Women Offered Unlimited 'Menstrual Leave' Every Month in Spain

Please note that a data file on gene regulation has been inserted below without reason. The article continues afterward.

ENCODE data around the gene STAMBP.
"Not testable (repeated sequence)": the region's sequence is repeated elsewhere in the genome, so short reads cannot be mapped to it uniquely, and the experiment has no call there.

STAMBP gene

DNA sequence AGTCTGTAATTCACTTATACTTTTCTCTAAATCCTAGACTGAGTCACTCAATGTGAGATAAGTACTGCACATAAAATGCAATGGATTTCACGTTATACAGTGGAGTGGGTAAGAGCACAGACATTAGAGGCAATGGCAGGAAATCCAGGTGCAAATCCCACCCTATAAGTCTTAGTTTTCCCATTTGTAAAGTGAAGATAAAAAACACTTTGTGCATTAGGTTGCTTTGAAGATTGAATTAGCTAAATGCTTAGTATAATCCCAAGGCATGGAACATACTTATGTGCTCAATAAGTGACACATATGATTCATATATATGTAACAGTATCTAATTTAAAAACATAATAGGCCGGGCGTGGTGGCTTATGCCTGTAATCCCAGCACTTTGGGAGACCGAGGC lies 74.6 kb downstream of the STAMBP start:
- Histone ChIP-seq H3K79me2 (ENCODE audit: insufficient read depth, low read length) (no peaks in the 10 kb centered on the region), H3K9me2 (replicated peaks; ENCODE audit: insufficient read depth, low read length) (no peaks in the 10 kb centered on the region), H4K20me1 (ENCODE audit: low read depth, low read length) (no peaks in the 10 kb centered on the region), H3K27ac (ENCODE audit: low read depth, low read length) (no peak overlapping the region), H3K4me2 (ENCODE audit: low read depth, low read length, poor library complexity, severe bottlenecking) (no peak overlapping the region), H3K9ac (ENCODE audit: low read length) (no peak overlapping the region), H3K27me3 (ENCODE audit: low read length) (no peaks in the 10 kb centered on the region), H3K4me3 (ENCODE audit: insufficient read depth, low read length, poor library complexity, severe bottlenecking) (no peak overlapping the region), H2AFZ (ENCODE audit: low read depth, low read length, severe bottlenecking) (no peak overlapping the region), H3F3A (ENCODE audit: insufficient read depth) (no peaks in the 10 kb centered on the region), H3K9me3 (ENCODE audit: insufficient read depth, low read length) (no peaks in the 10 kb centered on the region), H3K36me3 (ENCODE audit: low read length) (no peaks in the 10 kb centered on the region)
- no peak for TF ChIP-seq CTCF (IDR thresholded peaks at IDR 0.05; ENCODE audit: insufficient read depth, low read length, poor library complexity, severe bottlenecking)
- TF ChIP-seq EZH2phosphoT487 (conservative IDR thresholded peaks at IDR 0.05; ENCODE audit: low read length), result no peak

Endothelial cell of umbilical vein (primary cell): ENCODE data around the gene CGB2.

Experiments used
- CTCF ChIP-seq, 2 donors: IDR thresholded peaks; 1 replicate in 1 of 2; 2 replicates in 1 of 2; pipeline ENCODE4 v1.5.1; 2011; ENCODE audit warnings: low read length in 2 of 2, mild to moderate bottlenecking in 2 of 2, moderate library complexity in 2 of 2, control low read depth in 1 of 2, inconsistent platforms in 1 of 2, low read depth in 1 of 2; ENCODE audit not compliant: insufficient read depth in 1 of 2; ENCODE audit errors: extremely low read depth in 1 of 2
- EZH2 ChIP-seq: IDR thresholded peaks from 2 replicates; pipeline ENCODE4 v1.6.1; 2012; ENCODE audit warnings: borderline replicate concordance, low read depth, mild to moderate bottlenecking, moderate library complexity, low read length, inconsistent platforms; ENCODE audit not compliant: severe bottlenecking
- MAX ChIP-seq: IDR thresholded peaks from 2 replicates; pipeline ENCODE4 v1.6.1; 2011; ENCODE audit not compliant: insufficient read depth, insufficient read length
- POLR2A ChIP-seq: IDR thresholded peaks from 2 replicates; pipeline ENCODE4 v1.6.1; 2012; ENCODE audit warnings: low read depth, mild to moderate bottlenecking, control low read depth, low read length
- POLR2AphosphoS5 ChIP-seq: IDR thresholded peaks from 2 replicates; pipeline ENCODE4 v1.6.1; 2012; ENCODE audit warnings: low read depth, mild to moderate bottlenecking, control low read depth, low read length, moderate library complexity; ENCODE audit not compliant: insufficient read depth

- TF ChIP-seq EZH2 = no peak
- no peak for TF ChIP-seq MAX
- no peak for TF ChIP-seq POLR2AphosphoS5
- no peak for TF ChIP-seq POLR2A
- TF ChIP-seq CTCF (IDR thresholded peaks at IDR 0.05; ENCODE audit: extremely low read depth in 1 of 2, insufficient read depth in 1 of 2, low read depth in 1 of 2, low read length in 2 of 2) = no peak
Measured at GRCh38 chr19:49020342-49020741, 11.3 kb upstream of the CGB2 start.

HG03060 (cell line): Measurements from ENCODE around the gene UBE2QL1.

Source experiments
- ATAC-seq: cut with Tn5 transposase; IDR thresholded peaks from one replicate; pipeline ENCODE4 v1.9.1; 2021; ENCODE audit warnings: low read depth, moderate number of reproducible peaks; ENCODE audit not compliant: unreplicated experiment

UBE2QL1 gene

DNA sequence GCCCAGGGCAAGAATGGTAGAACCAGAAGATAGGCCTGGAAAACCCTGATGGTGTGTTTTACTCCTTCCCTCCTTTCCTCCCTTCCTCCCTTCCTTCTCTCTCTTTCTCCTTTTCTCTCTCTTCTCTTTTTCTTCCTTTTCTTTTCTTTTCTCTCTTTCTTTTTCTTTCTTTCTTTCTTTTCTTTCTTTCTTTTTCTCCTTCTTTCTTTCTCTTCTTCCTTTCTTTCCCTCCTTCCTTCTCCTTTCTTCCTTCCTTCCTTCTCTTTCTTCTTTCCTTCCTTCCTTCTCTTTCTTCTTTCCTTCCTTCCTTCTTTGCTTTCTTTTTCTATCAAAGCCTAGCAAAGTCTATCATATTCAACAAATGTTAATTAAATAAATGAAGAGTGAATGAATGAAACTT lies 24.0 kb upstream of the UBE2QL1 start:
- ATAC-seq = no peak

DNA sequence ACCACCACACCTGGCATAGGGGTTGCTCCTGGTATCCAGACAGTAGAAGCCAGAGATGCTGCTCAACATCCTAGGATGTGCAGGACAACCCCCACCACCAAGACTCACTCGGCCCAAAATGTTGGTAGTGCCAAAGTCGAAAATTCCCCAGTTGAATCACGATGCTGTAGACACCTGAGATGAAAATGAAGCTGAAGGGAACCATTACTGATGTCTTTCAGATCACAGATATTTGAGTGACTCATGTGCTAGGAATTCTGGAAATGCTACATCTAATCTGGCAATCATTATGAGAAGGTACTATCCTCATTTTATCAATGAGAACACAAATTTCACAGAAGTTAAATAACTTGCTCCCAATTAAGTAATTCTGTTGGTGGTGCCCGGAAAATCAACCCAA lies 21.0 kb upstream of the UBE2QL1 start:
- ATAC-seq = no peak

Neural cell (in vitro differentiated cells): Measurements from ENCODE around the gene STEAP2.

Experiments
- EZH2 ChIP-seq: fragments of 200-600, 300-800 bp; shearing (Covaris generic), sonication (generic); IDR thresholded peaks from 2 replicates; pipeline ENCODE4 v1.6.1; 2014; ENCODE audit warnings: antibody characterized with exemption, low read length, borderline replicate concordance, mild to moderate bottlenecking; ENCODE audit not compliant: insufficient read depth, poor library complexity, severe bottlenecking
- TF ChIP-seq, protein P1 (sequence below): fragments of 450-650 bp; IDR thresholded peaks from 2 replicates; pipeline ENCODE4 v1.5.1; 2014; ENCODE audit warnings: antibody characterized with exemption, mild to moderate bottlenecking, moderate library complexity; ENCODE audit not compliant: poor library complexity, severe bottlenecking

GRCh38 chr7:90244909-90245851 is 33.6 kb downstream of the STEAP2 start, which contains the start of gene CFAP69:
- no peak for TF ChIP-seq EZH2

The Spanish government is expected to approve a broad reform measure next week that will modernize the country's rules on menstruation and reproductive health. If implemented, the measure would allow menstruating women to take up to three days of leave every month if they are experiencing severe period discomfort, making Spain the first Western country to do so. Menstrual leave is currently granted in Japan, South Korea, Indonesia, and Zambia, although no European country had done so until today. Menstrual leave is not recognized in Canada or the United States. According to a study published in the Journal of Obstetrics and Gynecology Canada, 60 percent of Canadians who menstruate fulfill the criteria for primary dysmenorrhea, or significant menstrual discomfort (PD). Menstrual pain curtailed 51 percent of women's activities, and 17 percent missed school or work, according to the study. According to Johns Hopkins Medicine, PD symptoms include abdominal pain, headaches, vomiting, and diarrhea. [caption id="attachment_10399" align="alignnone" width="746"] Spain would become the first country in Europe to allow workers to take menstrual leave.[/caption] "Just as someone with a severe disease is granted a temporary incapacity, so a woman with a particularly painful period should be allowed to stay at home," said Angela Rodrguez, Spain's secretary of state for equality. “It’s important to be clear about what a painful period is — we’re not talking about slight discomfort, but about serious symptoms such as diarrhea, fever and bad headaches,” Rodríguez told El Periodico newspaper. “When there’s a problem that can’t be solved medically, we think it’s very sensible to have temporary sick leave.” Other measures to improve menstruation health are included in the reform bill, which is anticipated to be ratified at next Tuesday's cabinet meeting. The measure proposes providing free sanitary pads to students and those who are marginalized, as well as eliminating the government's sales tax on pads and tampons. According to Rodriguez, "one in four women in Spain cannot choose the feminine hygiene products she wishes to buy due to budgetary constraints." As a result, we advise that they be freely distributed at educational and social facilities." After months of lobbying by lawmakers and advocates, Canada eliminated the federal sales tax on sanitary items in 2015. [caption id="attachment_10400" align="alignnone" width="854"] Spain's secretary of state for equality, Angela Rodriguez[/caption] The Spanish government also intends to eliminate the need that 16 and 17-year-olds to obtain parental consent before having an abortion, and to ensure abortion access at public hospitals. Some Spanish residents have found it difficult to terminate pregnancies due to opt-out regulations for doctors who refuse to perform abortions if no providers in their area provide abortions. The proposed bill would create an official registry for medical personnel who do not want to participate in abortions. “The voluntary termination of a pregnancy will be guaranteed in all public hospitals. For that to happen, all centers with obstetrics and gynaecology services will need to have staff who guarantee the right to voluntary termination of a pregnancy. We will scrupulously respect the right to conscientious objection and we will make it thoroughly compatible with women’s right to decide when it comes to their bodies,” said Spain’s equality minister, Irene Montero. Menstrual leave, according to one bill opponent, may have detrimental consequences for those who utilize it. Cristina Antoanzas, deputy secretary of the UGT labor union, told Sky News that the move will "stigmatize women." "It's a disservice to women," she said. Advocates in Canada have long called for a national menstrual leave program. The firm that makes the Diva Cup, a low-waste menstrual cup, became the first in the country to offer employees paid time off for period pain in 2021. Last year, some local Spanish governments in the Catalonia and Castellon regions, embraced the idea and offered staff menstrual leave. Only a small number of countries offer menstrual leave including Taiwan, South Korea, Japan, Zambia and Indonesia.
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